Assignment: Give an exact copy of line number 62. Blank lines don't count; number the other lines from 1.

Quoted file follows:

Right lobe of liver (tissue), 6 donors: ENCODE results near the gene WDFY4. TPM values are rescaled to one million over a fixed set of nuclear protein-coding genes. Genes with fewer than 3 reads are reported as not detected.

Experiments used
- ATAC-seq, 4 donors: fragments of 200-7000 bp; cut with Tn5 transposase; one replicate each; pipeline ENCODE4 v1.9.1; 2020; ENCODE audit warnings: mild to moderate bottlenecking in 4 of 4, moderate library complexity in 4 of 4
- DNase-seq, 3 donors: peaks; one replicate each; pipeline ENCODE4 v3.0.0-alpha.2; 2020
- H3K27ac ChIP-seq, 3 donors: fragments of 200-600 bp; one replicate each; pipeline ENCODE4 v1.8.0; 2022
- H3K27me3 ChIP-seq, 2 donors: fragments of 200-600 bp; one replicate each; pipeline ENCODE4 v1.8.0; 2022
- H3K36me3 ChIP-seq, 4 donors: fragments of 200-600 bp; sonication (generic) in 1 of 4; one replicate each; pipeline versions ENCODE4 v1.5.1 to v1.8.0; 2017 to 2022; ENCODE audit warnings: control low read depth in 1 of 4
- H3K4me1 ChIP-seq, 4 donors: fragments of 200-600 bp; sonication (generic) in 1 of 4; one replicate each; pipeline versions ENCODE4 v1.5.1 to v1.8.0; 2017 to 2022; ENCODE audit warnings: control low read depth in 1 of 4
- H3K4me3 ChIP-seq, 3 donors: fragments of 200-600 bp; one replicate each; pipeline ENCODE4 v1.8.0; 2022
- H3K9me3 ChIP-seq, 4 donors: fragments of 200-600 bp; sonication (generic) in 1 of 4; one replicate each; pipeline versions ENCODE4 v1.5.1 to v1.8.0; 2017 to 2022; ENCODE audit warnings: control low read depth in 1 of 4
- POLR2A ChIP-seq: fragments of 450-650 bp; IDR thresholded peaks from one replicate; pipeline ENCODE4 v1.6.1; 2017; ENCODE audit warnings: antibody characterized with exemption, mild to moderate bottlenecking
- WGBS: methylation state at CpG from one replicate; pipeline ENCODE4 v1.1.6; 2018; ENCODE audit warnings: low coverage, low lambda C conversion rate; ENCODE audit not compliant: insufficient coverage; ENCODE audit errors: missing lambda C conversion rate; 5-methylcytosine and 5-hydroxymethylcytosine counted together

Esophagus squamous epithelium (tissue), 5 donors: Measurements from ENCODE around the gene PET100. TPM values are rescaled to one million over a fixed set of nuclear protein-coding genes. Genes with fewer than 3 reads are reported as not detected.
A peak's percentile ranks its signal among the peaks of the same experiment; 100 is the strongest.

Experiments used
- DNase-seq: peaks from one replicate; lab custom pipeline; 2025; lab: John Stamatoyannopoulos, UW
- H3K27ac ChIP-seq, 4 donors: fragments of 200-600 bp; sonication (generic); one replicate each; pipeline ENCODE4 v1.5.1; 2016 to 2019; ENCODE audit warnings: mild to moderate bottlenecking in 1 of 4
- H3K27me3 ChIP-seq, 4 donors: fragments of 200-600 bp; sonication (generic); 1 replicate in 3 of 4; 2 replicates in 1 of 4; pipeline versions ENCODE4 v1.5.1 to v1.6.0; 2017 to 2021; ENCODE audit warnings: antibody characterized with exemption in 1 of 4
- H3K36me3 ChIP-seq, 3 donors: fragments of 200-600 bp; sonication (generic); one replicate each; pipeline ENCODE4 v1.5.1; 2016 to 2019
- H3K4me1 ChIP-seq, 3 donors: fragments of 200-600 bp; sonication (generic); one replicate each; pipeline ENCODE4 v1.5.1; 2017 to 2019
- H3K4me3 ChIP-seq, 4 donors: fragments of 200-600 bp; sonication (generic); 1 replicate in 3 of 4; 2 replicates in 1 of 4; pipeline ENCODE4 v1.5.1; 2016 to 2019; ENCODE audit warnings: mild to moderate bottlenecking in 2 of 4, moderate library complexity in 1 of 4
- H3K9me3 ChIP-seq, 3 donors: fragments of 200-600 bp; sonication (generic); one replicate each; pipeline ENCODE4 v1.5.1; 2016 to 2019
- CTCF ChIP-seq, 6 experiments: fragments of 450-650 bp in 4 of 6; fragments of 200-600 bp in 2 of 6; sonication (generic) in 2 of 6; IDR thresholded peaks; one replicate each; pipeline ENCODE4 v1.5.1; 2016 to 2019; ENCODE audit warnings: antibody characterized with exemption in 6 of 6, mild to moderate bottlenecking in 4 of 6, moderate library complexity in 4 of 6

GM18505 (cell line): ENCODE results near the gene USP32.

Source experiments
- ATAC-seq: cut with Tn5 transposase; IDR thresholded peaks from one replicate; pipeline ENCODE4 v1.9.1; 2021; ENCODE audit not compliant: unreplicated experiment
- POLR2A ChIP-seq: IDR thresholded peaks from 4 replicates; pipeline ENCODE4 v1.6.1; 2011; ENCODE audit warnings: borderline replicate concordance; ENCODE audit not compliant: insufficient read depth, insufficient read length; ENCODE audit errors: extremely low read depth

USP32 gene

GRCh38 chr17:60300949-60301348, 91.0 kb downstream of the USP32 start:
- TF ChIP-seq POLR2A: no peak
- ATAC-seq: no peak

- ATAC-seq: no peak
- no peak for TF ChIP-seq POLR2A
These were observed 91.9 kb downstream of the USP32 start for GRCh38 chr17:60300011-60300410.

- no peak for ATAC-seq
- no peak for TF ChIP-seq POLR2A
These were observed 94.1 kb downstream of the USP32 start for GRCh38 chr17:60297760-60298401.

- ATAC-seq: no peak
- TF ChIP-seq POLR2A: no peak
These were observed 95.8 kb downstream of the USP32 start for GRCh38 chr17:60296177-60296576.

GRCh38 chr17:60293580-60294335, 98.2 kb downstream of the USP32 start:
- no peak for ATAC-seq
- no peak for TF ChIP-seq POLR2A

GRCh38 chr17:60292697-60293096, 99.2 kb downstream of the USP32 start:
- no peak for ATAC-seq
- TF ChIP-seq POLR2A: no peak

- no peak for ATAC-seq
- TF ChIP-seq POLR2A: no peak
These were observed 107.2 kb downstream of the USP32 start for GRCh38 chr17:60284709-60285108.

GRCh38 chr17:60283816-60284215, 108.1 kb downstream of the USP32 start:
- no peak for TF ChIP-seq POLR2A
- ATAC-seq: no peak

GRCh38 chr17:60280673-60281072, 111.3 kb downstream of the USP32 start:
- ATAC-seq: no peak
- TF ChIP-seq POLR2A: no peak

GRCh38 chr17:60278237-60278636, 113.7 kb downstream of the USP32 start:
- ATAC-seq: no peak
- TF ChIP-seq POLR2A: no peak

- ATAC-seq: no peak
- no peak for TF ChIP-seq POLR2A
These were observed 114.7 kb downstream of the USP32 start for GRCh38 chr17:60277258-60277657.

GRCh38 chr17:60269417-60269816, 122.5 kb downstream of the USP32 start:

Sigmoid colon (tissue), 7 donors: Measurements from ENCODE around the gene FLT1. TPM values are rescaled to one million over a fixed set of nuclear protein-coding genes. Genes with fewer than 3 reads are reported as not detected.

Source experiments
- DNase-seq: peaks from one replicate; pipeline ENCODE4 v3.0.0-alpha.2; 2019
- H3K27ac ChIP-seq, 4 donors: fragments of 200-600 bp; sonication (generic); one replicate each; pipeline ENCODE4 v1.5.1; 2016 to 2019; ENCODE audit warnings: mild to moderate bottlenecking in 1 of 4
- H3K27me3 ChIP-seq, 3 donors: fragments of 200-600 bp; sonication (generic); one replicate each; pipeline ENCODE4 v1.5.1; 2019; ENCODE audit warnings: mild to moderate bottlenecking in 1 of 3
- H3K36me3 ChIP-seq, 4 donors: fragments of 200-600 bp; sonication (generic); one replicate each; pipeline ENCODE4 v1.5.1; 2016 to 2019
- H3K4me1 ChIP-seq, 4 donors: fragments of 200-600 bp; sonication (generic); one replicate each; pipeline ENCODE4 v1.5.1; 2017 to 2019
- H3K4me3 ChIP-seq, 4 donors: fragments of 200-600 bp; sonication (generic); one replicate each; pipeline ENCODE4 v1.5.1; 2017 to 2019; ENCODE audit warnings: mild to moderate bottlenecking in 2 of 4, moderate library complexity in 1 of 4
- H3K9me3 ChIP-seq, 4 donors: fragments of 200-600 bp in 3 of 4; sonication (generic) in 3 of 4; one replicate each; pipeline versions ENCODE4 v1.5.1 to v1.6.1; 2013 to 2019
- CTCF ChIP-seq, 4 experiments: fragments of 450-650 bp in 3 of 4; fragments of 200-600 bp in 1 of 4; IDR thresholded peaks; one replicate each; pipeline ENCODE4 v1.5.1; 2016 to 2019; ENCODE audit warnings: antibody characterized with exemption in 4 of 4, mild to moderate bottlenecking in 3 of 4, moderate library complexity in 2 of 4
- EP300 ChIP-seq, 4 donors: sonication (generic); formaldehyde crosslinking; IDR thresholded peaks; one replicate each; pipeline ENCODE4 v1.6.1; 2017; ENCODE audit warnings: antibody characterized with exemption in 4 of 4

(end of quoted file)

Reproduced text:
GRCh38 chr17:60269417-60269816, 122.5 kb downstream of the USP32 start: